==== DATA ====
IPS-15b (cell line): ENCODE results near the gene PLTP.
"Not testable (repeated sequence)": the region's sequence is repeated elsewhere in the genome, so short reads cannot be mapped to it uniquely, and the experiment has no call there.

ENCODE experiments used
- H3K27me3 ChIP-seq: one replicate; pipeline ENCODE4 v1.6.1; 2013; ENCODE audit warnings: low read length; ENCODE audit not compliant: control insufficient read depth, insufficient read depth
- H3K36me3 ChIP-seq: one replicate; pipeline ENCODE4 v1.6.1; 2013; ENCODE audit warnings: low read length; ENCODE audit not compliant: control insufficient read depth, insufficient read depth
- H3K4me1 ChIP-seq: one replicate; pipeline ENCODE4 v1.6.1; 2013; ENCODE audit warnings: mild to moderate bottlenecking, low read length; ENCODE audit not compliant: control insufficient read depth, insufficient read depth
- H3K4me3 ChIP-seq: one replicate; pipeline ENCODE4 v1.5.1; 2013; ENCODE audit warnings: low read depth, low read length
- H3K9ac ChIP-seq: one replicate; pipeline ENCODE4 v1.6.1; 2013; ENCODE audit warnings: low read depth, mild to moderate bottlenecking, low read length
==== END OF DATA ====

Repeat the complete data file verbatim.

IPS-15b (cell line): ENCODE results near the gene PLTP.
"Not testable (repeated sequence)": the region's sequence is repeated elsewhere in the genome, so short reads cannot be mapped to it uniquely, and the experiment has no call there.

ENCODE experiments used
- H3K27me3 ChIP-seq: one replicate; pipeline ENCODE4 v1.6.1; 2013; ENCODE audit warnings: low read length; ENCODE audit not compliant: control insufficient read depth, insufficient read depth
- H3K36me3 ChIP-seq: one replicate; pipeline ENCODE4 v1.6.1; 2013; ENCODE audit warnings: low read length; ENCODE audit not compliant: control insufficient read depth, insufficient read depth
- H3K4me1 ChIP-seq: one replicate; pipeline ENCODE4 v1.6.1; 2013; ENCODE audit warnings: mild to moderate bottlenecking, low read length; ENCODE audit not compliant: control insufficient read depth, insufficient read depth
- H3K4me3 ChIP-seq: one replicate; pipeline ENCODE4 v1.5.1; 2013; ENCODE audit warnings: low read depth, low read length
- H3K9ac ChIP-seq: one replicate; pipeline ENCODE4 v1.6.1; 2013; ENCODE audit warnings: low read depth, mild to moderate bottlenecking, low read length